Savory Spoon Cooking School
12042 Highway 42
Taking a cooking class while on vacation is such a fun idea! Check the class schedule and sign up for a few hours of edible entertainment.
The cooking school is located in the restored 1879 village schoolhouse, and classes are taught by Chef Janice Thomas from mid-June through the end of October.
Our menu included Rhubarb Cherry Golden Raisin Chutney, Parmesan Cream Crackers, Sweet Pea Guacamole with Crostini, Focaccia Bread, and a Rhubarb Honey Refresher Drink.
Chef Thomas made the focaccia bread and beverage herself. Then she outlined the details of the other recipes so we could choose which one we’d like to make.
We divided into three workstations, each making something different, with all the spoils to be shared in a big feast at the end of class.
Throughout the experience, you’ll learn helpful cooking tips and ideas to help you in the kitchen. It was a lot of fun and eating everything in the end was the best reward.
Island Orchard Cider
12040 Garrett Bay Road
Island Orchard Cider specializes in French-style ciders made using apples and pears grown on their Washington Island family orchards.
In my opinion, the best part about their ciders is that they’re on the dry side. They’re light, crisp, and refreshing without that sickly sweetness so often found in hard cider. If you thought you didn’t like cider, try a few; you may be very surprised.
Grandma’s Swedish Bakery at Rowleys Bay Resort
1041 County Road ZZ
When you walk into Grandma’s Swedish Bakery with all the warm aromas emanating from the baked treats, your appetite is going to go through the roof. Good thing because you’ll definitely want to try more than one of the pastries.
Grandma’s is famous for its cinnamon rolls and pecan rolls, but there’s plenty more to tempt you, including fruit-filled cream cheese turnovers and made-from-scratch homemade bagels.
The secret to the deliciousness? Authentic Swedish recipes passed down through generations.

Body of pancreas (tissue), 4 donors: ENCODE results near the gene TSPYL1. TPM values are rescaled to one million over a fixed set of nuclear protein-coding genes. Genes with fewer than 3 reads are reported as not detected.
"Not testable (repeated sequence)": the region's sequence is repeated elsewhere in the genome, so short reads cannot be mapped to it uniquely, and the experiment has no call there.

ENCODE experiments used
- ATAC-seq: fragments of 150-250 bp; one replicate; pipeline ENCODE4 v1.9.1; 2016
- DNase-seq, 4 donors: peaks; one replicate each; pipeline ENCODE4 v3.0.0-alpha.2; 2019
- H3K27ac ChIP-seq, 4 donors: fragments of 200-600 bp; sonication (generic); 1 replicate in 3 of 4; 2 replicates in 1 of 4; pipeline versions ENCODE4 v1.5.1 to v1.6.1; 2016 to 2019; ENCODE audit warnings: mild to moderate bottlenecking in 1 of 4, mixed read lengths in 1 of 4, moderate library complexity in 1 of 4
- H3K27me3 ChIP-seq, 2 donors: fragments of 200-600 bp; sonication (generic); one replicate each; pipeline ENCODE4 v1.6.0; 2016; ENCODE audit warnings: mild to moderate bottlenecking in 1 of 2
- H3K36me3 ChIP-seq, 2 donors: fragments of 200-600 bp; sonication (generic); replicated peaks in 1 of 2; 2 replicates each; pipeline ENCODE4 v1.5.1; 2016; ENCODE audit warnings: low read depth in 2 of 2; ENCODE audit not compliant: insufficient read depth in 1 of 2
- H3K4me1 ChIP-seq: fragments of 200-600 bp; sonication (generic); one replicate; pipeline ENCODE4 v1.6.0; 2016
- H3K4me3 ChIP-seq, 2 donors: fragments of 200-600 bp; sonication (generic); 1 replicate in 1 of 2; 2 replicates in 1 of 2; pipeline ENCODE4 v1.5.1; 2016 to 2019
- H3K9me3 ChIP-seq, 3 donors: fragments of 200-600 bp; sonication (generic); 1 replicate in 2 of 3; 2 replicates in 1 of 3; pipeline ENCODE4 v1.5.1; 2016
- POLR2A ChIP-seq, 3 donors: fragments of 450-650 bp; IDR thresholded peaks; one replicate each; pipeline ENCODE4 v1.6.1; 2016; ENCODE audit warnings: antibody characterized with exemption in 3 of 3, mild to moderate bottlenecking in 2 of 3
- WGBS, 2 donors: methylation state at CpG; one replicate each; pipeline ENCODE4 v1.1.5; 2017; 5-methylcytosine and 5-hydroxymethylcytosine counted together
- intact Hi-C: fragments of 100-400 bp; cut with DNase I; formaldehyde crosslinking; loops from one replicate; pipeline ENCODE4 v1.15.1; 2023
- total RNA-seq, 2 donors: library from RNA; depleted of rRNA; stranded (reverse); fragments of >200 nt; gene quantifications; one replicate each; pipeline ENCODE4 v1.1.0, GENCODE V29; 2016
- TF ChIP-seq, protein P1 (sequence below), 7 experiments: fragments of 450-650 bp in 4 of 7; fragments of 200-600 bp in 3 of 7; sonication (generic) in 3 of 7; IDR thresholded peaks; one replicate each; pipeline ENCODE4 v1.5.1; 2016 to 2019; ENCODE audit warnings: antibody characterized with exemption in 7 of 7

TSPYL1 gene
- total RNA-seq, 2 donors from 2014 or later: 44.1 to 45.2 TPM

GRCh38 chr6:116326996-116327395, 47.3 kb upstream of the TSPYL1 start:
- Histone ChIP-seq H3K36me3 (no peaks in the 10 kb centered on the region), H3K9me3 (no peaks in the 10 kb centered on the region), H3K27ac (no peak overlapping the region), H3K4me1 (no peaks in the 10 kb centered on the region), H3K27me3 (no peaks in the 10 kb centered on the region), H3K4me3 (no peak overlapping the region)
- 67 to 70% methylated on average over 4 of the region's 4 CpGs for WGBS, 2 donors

After enjoying your bakery treats, take a peek around the resort. It was established in 1948, and the original commissioned paintings of Bugs Bunny (before the character was trademarked) are still on display.
Harbor Fish Market and Grille
8080 Highway 57
Two words: Lobster Boil. This three-course meal is wildly popular at Harbor Fish Market and Grille—more than 60 lobsters are served each night during the summer season!
You’ll see the lobster pot boiling over the wood fire outside, and lobsters come and go all night long.
The lobster boil dinner starts with a cup of Maine lobster bisque. The entree arrives with a two-pound lobster, red potatoes, corn on the cob, New Zealand mussels, and steamed clams. But save room for dessert; the homemade Door County cherry bread pudding is a must-eat.
Although the lobster boil is tempting, the regular menu options are too. Good luck deciding!
While you wait for your meals to arrive (or after you’re done), be sure to stroll down to the waterfront behind the restaurant and enjoy the sunset.
All of these Door County restaurants and foodie stops will keep you busy for days. Pick your favorites from the list or try them all!
For more info on the Door County, Wisconsin area, log on to the official Destination Door County website at https://www.doorcounty.com/.